He repeatedly pointed to mask-wearing as perhaps the single-most effective preventive measure in communities experiencing outbreaks. “Wearing a mask is incredibly important but we have to have like 85 or 90 percent of individuals wearing a mask and avoiding crowds,” he said. “That is essentially — gives you the same outcome as a complete shutdown.”
Asked if he was recommending a national mask mandate, Admiral Giroir said, “The public health message is we’ve got to have mask-wearing.” He added: “If we don’t do that, and if we don’t limit the indoor crowded spaces, the virus will continue to run.”
Another guest on CNN on Sunday, Dr. Ashish Jha, director of the Harvard Global Health Institute, said that, in many areas where cases are surging, the availability of tests was badly lagging. “In 18, 20 states, the number of tests being done is actually falling and falling because our testing system is under such strain that we just can’t even deliver the test today that we were doing two weeks ago,” he said. “That’s very concerning because when cases are rising, and your number of tests are falling, that’s a recipe for disaster.”
Admiral Giroir defended the nation’s testing program, noting it has exponentially been increased in recent months although there are still delays in getting results. He said that both testing and contact tracing efforts were crucial responses, but not particularly helpful in large, communitywide outbreaks.
The Coronavirus Outbreak ›
Frequently Asked Questions
Updated July 27, 2020
Should I refinance my mortgage?
- It could be a good idea, because mortgage rates have never been lower. Refinancing requests have pushed mortgage applications to some of the highest levels since 2008, so be prepared to get in line. But defaults are also up, so if you’re thinking about buying a home, be aware that some lenders have tightened their standards.
What is school going to look like in September?
- It is unlikely that many schools will return to a normal schedule this fall, requiring the grind of online learning, makeshift child care and stunted workdays to continue. California’s two largest public school districts — Los Angeles and San Diego — said on July 13, that instruction will be remote-only in the fall, citing concerns that surging coronavirus infections in their areas pose too dire a risk for students and teachers. Together, the two districts enroll some 825,000 students. They are the largest in the country so far to abandon plans for even a partial physical return to classrooms when they reopen in August. For other districts, the solution won’t be an all-or-nothing approach. Many systems, including the nation’s largest, New York City, are devising hybrid plans that involve spending some days in classrooms and other days online. There’s no national policy on this yet, so check with your municipal school system regularly to see what is happening in your community.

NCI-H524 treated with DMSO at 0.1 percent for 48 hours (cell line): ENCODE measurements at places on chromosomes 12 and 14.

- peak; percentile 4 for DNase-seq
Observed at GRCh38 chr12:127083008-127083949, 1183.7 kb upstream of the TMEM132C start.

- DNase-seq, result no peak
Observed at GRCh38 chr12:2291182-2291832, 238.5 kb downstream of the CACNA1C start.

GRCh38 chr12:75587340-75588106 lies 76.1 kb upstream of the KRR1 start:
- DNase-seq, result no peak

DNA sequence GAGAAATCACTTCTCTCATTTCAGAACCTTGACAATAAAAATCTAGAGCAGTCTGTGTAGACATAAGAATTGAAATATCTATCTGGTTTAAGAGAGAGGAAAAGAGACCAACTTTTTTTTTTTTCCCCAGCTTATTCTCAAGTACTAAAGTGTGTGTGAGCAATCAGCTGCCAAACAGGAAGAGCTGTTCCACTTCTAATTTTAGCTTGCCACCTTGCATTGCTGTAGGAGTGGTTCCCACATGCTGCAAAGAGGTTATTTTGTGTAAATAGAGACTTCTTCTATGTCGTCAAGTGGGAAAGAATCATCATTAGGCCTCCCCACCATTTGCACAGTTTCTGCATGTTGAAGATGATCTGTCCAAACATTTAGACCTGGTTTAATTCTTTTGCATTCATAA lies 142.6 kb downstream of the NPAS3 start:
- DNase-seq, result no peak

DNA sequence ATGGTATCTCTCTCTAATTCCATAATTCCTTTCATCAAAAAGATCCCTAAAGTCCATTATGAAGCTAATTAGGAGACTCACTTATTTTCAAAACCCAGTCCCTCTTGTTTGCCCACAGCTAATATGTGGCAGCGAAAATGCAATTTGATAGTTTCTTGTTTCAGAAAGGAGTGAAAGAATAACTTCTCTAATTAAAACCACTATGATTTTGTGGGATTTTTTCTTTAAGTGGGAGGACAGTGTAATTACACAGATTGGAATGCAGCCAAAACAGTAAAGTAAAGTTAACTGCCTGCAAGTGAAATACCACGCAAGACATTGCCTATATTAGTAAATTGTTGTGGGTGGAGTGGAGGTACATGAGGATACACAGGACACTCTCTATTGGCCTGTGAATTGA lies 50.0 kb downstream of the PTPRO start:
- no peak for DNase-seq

Is the coronavirus airborne?
- The coronavirus can stay aloft for hours in tiny droplets in stagnant air, infecting people as they inhale, mounting scientific evidence suggests. This risk is highest in crowded indoor spaces with poor ventilation, and may help explain super-spreading events reported in meatpacking plants, churches and restaurants. It’s unclear how often the virus is spread via these tiny droplets, or aerosols, compared with larger droplets that are expelled when a sick person coughs or sneezes, or transmitted through contact with contaminated surfaces, said Linsey Marr, an aerosol expert at Virginia Tech. Aerosols are released even when a person without symptoms exhales, talks or sings, according to Dr. Marr and more than 200 other experts, who have outlined the evidence in an open letter to the World Health Organization.
What are the symptoms of coronavirus?
Does asymptomatic transmission of Covid-19 happen?
- So far, the evidence seems to show it does. A widely cited paper published in April suggests that people are most infectious about two days before the onset of coronavirus symptoms and estimated that 44 percent of new infections were a result of transmission from people who were not yet showing symptoms. Recently, a top expert at the World Health Organization stated that transmission of the coronavirus by people who did not have symptoms was “very rare,” but she later walked back that statement.
“When you have a widespread, multifocal outbreak where many people are asymptomatic, testing and tracing are of limited utility versus public health policy measures like mask-wearing, like closing indoor crowded spaces,” Admiral Giroir said. “So, yes, contact tracing is important, but it’s much less important right now than the public policy mitigation measures.”
The admiral, a pediatrician, cautioned that there was still plenty of disinformation circulating on social media. Decisions by most doctors who prescribe drugs were “evidence-based and not influenced by whatever’s on Twitter or anything else,” he said. Asked about hydroxychloroquine, an anti-malaria drug that President Trump continues to promote, Dr. Giroir was firm: “At this point in time, there’s been five randomized control, placebo-controlled trials that do not show any benefit to hydroxychloroquine. So at this point in time, we don’t recommend that as a treatment.”
He added that it was time to “move on” from hydroxychloroquine, and stressed that there are treatments showing more promise. The antiviral drug remdesivir, for example, has been shown to shorten recovery times in severely ill patients, and the steroid dexamethasone lowers the death risk among patients on ventilators. Administration officials have also been promoting the use of convalescent plasma as a potential treatment, although it is still unclear whether it will work against the virus, as well as giving billions of federal dollars to several drug companies that are pursuing vaccines on an accelerated timetable.